Forbidden Hollywood is one of those Risqué topics only whispered about after everyone else has gone home. Why? Well before the “Hays Code” set up the rules, films were on the verge of going to the dark side. Clothes got skimpier, decision making got more lax, and divorce was running rampant as was sex, drugs, death, mafia, and all those things Hollywood wanted to ward against. Remember if films are a direct reflection of what’s happening in the world at any given time, then whats happening in the world at any given time can be controlled by film. That was the goal. If Hollywood could show people how to be respectable, how to make decisions, how to take care of kids, or have healthy relationships, then it could save the world. These were the men that commanded the screen in some of the best films that showed what was really happening in the world at the time. Not the glossed over pretty version, the gritty version.
One of the best Cary Grant films I almost never saw was on a compilation disc, Universal Pre-Code Hollywood Collection, called Hot Saturday ( 1932). This was the beginning of Cary’s foray into the typical rom-com where he actually played the ” good guy”. Typical party girl gets a bad rap at being ruined by this random guy ( Cary Grant) and as all her friends start believing the worst is true, no one will have her. In steps Cary Grant ( who never touched her in the first place) doing the gentlemanly thing and letting go of his bad boy ways to save her reputation. I love this story line.Many know Cary Grant was discovered by Mae West who pretty much said, ” I want him.” So as much as we don’t think of Cary as ” Forbidden Hollywood” material, he was there folks… usually just playing the upstanding guy he would later play in dozens more films.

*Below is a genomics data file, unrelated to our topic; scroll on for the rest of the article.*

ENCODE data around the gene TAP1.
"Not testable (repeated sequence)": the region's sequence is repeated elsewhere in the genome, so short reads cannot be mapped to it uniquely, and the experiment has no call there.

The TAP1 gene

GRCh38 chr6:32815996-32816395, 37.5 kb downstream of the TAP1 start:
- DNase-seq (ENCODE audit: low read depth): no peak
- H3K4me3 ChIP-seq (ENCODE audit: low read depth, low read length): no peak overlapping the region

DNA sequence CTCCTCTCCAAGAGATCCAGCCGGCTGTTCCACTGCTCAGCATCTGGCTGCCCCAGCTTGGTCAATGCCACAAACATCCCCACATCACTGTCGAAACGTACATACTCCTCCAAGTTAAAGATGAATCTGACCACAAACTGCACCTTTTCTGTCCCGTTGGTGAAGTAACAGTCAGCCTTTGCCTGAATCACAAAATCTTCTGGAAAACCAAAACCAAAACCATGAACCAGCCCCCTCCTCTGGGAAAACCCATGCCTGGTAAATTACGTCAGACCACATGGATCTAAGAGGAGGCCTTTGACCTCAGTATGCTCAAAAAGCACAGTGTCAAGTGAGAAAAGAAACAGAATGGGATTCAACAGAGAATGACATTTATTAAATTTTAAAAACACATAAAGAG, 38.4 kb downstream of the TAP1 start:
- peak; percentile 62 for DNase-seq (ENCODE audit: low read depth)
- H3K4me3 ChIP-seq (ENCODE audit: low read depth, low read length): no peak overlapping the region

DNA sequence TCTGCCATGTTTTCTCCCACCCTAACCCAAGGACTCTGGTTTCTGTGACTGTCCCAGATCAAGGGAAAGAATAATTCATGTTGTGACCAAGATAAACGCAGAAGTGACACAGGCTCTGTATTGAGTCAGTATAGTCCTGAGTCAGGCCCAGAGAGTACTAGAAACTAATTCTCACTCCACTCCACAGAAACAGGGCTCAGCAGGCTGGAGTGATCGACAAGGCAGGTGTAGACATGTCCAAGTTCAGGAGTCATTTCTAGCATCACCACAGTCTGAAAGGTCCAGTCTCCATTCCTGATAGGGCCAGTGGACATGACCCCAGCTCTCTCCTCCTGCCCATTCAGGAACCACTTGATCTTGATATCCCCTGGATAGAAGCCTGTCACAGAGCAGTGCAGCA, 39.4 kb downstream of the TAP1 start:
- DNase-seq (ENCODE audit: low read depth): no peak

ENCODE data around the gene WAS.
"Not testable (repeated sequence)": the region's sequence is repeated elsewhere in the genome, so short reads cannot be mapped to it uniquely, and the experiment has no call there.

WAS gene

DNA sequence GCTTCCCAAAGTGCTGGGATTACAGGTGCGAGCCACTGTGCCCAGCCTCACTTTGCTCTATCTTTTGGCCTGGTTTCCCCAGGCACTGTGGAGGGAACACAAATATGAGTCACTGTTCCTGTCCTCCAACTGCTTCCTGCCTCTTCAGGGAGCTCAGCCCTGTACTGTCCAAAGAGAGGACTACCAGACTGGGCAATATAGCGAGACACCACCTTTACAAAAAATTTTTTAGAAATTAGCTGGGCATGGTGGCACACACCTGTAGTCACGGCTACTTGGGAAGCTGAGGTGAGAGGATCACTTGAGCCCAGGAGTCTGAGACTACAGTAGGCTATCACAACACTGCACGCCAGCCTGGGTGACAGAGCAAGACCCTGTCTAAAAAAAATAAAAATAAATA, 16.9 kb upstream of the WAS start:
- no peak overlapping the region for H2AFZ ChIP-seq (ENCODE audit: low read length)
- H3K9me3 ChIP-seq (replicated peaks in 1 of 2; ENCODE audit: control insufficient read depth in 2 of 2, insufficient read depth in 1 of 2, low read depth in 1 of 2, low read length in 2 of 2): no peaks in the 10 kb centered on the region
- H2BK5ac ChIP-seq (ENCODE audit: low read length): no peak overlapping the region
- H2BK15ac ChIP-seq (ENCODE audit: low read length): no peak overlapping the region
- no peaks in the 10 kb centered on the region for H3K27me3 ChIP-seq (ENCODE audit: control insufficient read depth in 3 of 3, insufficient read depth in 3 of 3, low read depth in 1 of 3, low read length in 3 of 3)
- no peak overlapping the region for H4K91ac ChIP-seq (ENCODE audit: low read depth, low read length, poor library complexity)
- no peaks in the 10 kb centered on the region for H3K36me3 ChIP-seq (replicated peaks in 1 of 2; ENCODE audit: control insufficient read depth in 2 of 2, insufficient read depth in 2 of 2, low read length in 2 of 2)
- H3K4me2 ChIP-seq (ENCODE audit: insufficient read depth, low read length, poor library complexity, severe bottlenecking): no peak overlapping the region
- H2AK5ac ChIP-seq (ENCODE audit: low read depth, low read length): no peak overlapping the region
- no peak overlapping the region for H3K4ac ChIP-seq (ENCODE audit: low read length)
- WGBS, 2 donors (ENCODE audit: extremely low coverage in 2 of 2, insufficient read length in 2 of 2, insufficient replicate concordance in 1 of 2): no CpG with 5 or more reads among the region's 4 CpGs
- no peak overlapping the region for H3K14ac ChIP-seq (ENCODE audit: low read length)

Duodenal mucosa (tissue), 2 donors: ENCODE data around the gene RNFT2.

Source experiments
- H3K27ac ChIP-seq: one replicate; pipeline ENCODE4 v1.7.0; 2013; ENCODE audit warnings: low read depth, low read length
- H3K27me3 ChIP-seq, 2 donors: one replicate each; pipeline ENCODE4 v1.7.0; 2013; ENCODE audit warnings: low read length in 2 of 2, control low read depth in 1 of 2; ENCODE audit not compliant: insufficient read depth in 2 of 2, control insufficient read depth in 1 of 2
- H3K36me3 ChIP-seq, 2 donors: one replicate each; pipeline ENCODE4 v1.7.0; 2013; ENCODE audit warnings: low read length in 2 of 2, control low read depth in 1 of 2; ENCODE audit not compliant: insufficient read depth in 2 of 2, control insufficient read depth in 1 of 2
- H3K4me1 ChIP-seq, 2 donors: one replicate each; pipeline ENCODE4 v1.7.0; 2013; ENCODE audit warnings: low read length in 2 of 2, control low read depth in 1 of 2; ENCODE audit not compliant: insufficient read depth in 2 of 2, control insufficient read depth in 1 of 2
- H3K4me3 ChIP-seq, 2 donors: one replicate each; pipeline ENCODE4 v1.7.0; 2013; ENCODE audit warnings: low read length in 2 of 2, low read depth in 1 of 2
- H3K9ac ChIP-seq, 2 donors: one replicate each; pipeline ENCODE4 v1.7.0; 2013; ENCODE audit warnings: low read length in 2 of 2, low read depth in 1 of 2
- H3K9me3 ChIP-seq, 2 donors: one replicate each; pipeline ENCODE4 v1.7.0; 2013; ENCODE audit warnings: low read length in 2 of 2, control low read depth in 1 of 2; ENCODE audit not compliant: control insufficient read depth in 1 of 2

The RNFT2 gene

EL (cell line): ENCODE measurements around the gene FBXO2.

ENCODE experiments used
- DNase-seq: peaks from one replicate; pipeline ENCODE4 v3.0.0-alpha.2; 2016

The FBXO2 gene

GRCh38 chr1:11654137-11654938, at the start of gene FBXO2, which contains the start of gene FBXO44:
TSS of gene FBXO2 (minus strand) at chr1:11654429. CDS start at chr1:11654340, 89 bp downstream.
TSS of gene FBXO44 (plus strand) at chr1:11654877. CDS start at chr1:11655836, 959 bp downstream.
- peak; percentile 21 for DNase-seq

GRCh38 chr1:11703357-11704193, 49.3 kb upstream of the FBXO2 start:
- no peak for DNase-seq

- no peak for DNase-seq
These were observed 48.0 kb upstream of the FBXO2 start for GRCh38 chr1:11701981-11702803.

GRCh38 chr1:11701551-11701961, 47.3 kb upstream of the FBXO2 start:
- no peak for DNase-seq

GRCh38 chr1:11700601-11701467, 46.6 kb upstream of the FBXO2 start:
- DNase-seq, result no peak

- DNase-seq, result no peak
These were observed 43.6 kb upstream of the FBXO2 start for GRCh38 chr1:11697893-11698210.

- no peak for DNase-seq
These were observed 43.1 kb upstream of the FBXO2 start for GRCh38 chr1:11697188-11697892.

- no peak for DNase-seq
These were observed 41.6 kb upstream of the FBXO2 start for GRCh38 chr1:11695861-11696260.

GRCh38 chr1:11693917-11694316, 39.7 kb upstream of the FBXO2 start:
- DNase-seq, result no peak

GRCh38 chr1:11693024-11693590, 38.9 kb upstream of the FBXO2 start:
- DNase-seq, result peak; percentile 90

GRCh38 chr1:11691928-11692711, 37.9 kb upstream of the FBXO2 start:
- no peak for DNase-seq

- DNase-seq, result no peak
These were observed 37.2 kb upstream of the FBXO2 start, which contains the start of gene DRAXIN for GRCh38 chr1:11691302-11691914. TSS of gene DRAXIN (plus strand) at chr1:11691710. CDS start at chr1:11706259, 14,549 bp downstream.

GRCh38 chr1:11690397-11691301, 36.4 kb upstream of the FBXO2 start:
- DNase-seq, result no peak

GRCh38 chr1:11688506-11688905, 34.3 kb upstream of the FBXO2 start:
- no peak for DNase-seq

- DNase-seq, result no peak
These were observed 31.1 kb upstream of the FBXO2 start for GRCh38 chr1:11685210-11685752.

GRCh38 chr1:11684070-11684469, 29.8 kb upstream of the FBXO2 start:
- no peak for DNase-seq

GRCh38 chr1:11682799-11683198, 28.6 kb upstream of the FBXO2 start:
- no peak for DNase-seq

Before he was Nick Charles in the Thin Man solving crimes and living on his wife’s inheritance, he was climbing in bedroom windows in Jewel Robbery, up against the bad guys in Lawyer Man trying to fend off a lovesick Joan Blondell, and chatting up Kay Francis in One Way Passage. Man about town, William Powell had the good fortune of being loved by Jean Harlow, and before that Carole Lombard. Needless to say a man with these ladies in his life was sure to be bringing some of that steam onto the screen. Really, as a picture, it’s hard to see how he becomes the smoldering gentlemen caller… but on screen, you can’t imagine him any other way.
My #2 choice man in Forbidden Hollywood, George Brent is that football hero-type always a little outside his element, stretching his acting muscles. In The Purchase Price he plays a poor farmer scorned by unloving mail order bride wife, Barbara Stanwyck. In Female he plays a burly automobile engineer pursued by the boss, Ruth Chatteron. He plays clueless boss opposite Jean Arthur in More than a Secretary. Always, he’s able to equal if not upstage the strong women he’s opposite. And since he’s worked with almost every great actress that’s saying a lot.
It would be a shame if I didn’t include James Cagney on this list, even though I don’t necessarily love him or his characters in film- he is an institution all his own and graces the screen of many many forbidden hollywood films. Public Enemy alone is THE film showing the prolonged death scene of James stumbling into the street for minutes before finally dying. He graced the screen in many gangster films and enters the comedic realm in Blonde Crazy opposite Joan Blondell amongst others.
Warren has strangely moved into my #1 spot for best Forbidden Hollywood male actor. In my mind this is for many different reasons. Here are the main ones; his appearance is sinister, he commands the screen like no one else, he very eerily enjoys roles in films like Under Eighteen, he has a soft spot for strong women. My favorite pairing for William is always Joan Blondell. Watch the Gold Diggers of 1933 ( one of the many reasons the Hays code was created) and you’ll the see the chemistry just heat up the screen. In Employees Entrance he takes advantage of Loretta Young like nobody’s business and seems to master that villain role with delightful joy. He can however transition to the savior role with such ease that I am often confused at how he does it! Watch Three on a Match to join in the confusion.
As always this is not by any means a complete list but just some of our favorites for now. If you have any fave actors from the Pre-Code days let us know and we’ll add them in!